Trump’s China Scorecard Shows Many Defeats: Trump ran for office pledging to rewrite the U.S.’s economic ties with Beijing, which he blamed for hollowing out America’s manufacturing base and impoverishing its workers. But his four years in the White House have shown limited impact on the metrics he laid out. U.S. companies cite much the same concerns—and the same growth objectives—with regard to China today as they did when Trump took office. The unprecedented trade war that Trump launched, breaking GOP free-trade orthodoxy along the way, has ended up costing American factory jobs, not creating them, economists claim. The state support for Chinese enterprises that Trump pledged to confront remains intact.
Trump’s term has, however, had a notable impact on American attitudes toward China. In time, that could prove the dynamic that affects economic ties in ways the current president has struggled to achieve. And it underscores that Washington’s policy on China is forever changed, regardless of who wins next Tuesday’s election. Read more from Jenny Leonard.
Health-Care on the Ballot in Several States: Big money is betting on health-care initiatives in California, Oregon, and Colorado where voters are being asked Nov. 3 to add taxes on vaping, mandate that doctors always be on site when dialysis centers are open, and approve $5.5 billion in bonds for the sole stem cell research funding agency in the country. Tens of millions of dollars are fueling arguments over what to fund and why “because, essentially, people are more interested in health-care initiatives,” said Arturo Vargas Bustamante, associate professor in the Department of Health Policy and Management at the University of California, Los Angeles. Read more from Joyce E. Cutler.
Gerrymander Power on the Line: A shift toward independent redistricting commissions helped spur national political parties to spend record cash in the hope of controlling the next congressional redistricting. “The outcomes in just a few races in a few states will determine the Republican Party’s chances of winning congressional majorities for the next decade. And we’re fighting like hell to win,” Republican State Leadership Committee President Austin Chambers said in an email. His group raised $23 million in the third quarter and is targeting 115 districts that could hold the keys to a 136-seat swing in the U.S. House.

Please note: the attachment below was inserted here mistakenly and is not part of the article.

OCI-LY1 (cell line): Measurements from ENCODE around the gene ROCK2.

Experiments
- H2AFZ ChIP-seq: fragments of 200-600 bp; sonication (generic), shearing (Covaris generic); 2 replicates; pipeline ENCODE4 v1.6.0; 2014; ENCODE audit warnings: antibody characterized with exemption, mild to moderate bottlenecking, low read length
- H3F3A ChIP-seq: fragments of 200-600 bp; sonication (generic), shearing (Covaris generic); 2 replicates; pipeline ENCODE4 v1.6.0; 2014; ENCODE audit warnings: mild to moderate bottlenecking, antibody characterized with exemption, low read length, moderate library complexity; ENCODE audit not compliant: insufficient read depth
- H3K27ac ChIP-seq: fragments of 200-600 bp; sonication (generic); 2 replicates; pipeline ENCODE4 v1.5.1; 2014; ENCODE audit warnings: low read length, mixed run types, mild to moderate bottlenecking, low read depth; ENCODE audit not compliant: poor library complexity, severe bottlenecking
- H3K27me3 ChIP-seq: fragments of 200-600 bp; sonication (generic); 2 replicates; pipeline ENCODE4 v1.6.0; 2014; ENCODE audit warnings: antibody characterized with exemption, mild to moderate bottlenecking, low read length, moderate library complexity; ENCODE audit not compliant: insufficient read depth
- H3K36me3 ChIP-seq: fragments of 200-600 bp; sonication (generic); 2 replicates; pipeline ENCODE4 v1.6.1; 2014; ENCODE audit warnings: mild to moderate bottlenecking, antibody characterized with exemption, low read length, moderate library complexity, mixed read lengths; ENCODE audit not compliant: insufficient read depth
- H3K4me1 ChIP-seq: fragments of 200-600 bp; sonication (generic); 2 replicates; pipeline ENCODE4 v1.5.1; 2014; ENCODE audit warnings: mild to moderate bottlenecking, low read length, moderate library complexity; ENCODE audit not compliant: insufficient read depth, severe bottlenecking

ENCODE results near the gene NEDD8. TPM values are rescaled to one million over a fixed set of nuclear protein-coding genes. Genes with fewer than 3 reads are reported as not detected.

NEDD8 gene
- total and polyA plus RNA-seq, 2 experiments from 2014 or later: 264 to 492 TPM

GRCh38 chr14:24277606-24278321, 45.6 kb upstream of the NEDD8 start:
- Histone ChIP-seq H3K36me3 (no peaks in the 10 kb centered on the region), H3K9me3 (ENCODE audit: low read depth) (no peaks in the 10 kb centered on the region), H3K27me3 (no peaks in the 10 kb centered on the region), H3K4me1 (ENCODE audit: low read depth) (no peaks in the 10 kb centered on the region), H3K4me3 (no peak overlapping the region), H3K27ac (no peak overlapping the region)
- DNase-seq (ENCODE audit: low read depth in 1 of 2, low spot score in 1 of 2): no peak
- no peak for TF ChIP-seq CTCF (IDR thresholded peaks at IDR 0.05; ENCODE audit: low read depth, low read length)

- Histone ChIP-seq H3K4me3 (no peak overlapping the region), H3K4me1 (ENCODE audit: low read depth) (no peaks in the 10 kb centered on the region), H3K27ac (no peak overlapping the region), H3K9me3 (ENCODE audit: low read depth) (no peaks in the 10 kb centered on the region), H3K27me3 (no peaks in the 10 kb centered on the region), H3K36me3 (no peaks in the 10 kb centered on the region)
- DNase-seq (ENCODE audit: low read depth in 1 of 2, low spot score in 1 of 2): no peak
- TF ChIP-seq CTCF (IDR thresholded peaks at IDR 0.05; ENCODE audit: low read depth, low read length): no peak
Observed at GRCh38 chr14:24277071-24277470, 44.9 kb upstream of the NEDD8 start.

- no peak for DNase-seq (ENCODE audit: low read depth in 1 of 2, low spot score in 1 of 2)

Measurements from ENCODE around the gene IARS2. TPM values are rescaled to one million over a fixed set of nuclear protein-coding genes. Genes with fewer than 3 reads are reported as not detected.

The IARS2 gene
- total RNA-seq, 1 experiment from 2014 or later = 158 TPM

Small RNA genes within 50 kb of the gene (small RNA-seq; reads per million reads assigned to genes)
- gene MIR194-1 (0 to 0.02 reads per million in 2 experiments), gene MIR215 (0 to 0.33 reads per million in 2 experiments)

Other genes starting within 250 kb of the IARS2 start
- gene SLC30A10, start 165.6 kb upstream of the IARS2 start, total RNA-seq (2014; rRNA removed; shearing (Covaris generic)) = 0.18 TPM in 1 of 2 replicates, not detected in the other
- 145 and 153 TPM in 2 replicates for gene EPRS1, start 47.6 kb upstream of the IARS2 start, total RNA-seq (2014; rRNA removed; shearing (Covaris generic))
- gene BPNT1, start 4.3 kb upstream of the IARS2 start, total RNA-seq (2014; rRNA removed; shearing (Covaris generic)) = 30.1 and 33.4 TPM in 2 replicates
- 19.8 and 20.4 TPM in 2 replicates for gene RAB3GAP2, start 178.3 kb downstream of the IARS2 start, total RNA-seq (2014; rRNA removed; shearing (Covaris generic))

Democrats are fighting money with money. The Democratic Legislative Campaign Committee has pledged to spend $50 million in state races this cycle—more than six times what it spent in 2010. Read more from Alex Ebert.
More Elections & Campaigns
Biden Courts Latino Voters as Tie-Breakers: Biden appealed to Hispanic voters in Florida, a closely divided battleground state where a win next week would give him the presidency. “The heart and soul of the country is at stake right here in Florida. It’s up to you. You hold the key. If Florida goes blue, it’s over,” Biden said in a neighborhood in Broward County, which stretches south from Fort Lauderdale toward Miami and is a key source of Democratic votes in the state. Read more from Jennifer Epstein.
Facebook Says Technical Hiccups Improperly Blocked Campaign Ads: Facebook revealed yesterday how internal technical glitches disrupted the delivery of some ads from the Biden and Trump campaigns, but said it made changes to resolve those hiccups in the run-up to the November election. The social media giant’s admission followed complaints from the Biden camp about how thousands of its ads were blocked. Facebook said in a blog post it spotted “unanticipated issues” affecting both campaigns, including technical flaws that caused a number of ads to be “paused improperly.” Read more from Sarah Frier.
Trump’s Social Media Order Defeats Legal Challenge: The Trump administration defeated a challenge by Rock the Vote and Voto Latino to a recent executive order targeting social media companies that fact-check the president’s posts about the election, when a federal judge said yesterday that the get-out-the-vote groups lacked standing to bring the case. Judge William H. Orrick said the groups couldn’t show the order regulated Facebook, Twitter, or another social media website “in any way” or “credibly” threatened them with prosecution. Read more from Mike Leonard.
Zeta Disrupts Early Voting in Georgia: Hurricane Zeta caused disruptions to early voting across the South yesterday, including in the key battleground states of Georgia and North Carolina. Zeta, now a tropical storm, knocked out power to more than 1 million homes and businesses as early in-person voting enters a final stretch with five days to go until Election Day. Friday is Georgia’s last day to vote while voters in North Carolina have until Saturday. Read more from Misyrlena Egkolfopoulou and Joe Ryan.